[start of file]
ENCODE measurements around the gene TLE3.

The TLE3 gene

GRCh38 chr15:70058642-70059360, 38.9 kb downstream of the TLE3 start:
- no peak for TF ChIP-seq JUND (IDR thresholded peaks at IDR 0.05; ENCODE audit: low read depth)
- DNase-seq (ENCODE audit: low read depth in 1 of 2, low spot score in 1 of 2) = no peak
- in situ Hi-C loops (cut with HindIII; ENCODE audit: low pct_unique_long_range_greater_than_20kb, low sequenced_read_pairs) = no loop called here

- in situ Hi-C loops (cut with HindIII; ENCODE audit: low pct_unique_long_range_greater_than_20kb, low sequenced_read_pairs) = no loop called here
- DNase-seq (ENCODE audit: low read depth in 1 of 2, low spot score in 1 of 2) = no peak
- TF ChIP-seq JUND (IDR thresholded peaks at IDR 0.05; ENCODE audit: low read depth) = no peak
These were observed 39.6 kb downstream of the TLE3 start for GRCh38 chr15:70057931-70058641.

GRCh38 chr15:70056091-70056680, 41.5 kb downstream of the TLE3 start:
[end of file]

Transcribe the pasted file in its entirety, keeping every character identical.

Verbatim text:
ENCODE measurements around the gene TLE3.

The TLE3 gene

GRCh38 chr15:70058642-70059360, 38.9 kb downstream of the TLE3 start:
- no peak for TF ChIP-seq JUND (IDR thresholded peaks at IDR 0.05; ENCODE audit: low read depth)
- DNase-seq (ENCODE audit: low read depth in 1 of 2, low spot score in 1 of 2) = no peak
- in situ Hi-C loops (cut with HindIII; ENCODE audit: low pct_unique_long_range_greater_than_20kb, low sequenced_read_pairs) = no loop called here

- in situ Hi-C loops (cut with HindIII; ENCODE audit: low pct_unique_long_range_greater_than_20kb, low sequenced_read_pairs) = no loop called here
- DNase-seq (ENCODE audit: low read depth in 1 of 2, low spot score in 1 of 2) = no peak
- TF ChIP-seq JUND (IDR thresholded peaks at IDR 0.05; ENCODE audit: low read depth) = no peak
These were observed 39.6 kb downstream of the TLE3 start for GRCh38 chr15:70057931-70058641.

GRCh38 chr15:70056091-70056680, 41.5 kb downstream of the TLE3 start: